Asked about why he decided to seek election as auditor, Mr. Illuzzi said he decided early not to run for re-election to the Senate.  He said he was considering running for attorney general when Mr. Salmon called him and told him he did not plan to run again.

Mr. Salmon said he thought Mr. Illuzzi would be well-suited to the job, and persuaded him to seek election, Mr. Illuzzi said.

Mr. Illuzzi said that though he is able to get along with everyone in state government, he is very willing to take opposing stands when he believes he is correct.

He said former Governor Jim Douglas was not happy when he called for closing down a state office building in Bennington when workers there became ill, but the building was shut.

Mr. Illuzzi also said he fought to have a majority of the board of the Vermont Electric Company, which oversees transmission lines in the state, represent the public after Green Mountain Power bought Central Vermont Public Service.  He said that he didn’t win that battle, in which Governor Peter Shumlin took the opposite side, but the percentage of public members on the board was increased as a result of his work.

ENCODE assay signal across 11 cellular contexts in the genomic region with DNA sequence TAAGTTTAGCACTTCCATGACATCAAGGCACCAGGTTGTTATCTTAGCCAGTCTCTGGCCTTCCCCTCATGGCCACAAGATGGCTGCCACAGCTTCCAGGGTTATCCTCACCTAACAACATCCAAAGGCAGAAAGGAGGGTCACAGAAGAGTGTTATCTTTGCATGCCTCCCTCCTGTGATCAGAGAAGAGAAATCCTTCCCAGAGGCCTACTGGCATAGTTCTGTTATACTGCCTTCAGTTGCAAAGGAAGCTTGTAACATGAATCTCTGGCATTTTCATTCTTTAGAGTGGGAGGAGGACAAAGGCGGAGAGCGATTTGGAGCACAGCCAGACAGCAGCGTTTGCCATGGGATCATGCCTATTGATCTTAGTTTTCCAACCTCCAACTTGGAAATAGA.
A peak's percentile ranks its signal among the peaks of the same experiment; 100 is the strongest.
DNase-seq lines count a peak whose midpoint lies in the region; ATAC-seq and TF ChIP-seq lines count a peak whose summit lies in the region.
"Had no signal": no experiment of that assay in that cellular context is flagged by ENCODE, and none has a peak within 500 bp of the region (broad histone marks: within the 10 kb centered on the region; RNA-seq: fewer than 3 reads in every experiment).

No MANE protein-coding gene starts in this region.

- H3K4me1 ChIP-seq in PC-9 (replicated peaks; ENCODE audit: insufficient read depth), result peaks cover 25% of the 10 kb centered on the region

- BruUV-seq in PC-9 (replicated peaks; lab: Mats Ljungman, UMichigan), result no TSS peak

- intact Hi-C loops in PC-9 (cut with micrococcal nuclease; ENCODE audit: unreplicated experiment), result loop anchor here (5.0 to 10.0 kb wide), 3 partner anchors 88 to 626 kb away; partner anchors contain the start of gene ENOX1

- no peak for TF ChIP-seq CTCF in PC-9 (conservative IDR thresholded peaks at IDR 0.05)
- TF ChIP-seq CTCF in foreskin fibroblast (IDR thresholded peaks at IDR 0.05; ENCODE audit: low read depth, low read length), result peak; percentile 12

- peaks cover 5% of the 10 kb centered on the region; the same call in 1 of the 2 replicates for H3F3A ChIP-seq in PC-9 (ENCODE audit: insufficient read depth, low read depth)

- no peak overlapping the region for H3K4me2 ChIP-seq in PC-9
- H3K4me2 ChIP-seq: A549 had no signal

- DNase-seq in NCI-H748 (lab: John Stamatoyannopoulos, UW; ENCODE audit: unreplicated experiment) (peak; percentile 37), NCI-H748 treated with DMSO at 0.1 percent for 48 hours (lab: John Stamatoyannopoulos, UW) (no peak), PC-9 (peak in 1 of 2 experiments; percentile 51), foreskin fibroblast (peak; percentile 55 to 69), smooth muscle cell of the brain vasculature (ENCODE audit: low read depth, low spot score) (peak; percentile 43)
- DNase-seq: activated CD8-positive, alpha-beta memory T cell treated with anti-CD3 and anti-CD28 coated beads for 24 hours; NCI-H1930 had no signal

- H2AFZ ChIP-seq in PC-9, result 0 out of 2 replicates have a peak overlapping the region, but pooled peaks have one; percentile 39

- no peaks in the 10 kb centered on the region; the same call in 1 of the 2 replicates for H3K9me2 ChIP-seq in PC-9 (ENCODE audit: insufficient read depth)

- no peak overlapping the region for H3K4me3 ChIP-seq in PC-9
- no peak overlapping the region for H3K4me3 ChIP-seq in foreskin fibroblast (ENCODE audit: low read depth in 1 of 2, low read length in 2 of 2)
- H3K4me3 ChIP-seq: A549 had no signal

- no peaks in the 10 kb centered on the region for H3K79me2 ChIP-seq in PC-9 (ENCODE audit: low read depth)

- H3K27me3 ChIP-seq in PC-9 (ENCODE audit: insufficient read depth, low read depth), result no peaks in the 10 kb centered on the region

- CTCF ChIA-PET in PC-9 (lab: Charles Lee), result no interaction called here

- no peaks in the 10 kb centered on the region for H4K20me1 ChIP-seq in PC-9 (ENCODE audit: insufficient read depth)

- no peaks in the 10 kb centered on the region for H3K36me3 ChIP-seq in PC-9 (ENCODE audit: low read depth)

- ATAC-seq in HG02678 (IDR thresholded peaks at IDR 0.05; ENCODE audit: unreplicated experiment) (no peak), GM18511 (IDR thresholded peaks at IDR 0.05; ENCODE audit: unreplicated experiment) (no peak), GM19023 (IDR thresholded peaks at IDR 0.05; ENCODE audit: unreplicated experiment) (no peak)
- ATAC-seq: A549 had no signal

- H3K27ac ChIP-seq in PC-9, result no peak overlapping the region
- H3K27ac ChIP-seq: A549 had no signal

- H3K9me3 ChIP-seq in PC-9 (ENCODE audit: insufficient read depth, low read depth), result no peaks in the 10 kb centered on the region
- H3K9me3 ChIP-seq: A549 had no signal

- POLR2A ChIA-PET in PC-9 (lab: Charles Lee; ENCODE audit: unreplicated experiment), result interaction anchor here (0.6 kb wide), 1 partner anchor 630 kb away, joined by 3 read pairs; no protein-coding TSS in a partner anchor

He said the auditor’s work is all about trying to help the government adopt best practices.

“My motto has always been:  We can do better.  If we trust each other and pull in the same direction that will happen.”

contact Joseph Gresser at joseph@bartonchronicle.com

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Governor’s race: Is our hair on fire?

Governor Peter Shumlin announced a contract that would create helmet-building jobs in Newport earlier this month. Photo by Bethany M. Dunbar

copyright the Chronicle 10-31-2012

by Bethany M. Dunbar

“When your hair is on fire, you don’t call for a moratorium while you go put your hair out,” said Governor Peter Shumlin.